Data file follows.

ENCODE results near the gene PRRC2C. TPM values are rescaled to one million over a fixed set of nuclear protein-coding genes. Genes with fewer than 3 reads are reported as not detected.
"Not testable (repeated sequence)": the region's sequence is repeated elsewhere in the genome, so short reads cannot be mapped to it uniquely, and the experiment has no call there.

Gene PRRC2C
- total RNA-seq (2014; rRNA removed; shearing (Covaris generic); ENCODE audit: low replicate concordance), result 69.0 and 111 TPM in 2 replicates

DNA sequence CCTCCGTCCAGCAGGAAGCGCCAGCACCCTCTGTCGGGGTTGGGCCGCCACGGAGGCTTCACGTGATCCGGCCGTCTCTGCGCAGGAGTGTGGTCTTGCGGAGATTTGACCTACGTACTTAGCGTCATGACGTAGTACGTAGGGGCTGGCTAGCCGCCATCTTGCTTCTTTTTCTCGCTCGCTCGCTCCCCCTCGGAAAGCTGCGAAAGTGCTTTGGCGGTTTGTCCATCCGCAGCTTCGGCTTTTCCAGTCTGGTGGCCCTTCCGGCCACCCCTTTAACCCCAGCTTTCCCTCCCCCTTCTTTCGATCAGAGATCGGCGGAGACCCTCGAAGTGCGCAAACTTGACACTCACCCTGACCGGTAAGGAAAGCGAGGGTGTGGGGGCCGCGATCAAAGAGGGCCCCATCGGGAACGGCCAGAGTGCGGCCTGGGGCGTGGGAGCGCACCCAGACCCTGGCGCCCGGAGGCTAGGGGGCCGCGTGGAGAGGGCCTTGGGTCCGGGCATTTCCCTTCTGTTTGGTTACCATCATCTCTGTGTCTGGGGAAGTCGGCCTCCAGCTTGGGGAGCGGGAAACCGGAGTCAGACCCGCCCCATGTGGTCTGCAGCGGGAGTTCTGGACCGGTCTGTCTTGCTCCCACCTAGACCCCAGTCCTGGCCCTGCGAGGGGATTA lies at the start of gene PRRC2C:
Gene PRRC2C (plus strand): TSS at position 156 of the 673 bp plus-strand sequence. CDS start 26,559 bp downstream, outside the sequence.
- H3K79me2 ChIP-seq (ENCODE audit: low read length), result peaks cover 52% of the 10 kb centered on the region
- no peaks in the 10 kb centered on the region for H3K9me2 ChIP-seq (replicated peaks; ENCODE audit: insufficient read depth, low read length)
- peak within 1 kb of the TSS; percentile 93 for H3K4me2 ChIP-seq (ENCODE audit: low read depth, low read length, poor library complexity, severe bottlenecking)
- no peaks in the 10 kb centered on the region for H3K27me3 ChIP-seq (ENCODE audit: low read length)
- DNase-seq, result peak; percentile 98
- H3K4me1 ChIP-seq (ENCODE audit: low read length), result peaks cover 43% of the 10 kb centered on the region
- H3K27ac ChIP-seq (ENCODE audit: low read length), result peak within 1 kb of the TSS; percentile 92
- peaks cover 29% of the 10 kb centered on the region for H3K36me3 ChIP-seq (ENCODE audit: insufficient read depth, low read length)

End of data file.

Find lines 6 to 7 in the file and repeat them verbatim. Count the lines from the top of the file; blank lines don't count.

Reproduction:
Gene PRRC2C (plus strand): TSS at position 156 of the 673 bp plus-strand sequence. CDS start 26,559 bp downstream, outside the sequence.
- H3K79me2 ChIP-seq (ENCODE audit: low read length), result peaks cover 52% of the 10 kb centered on the region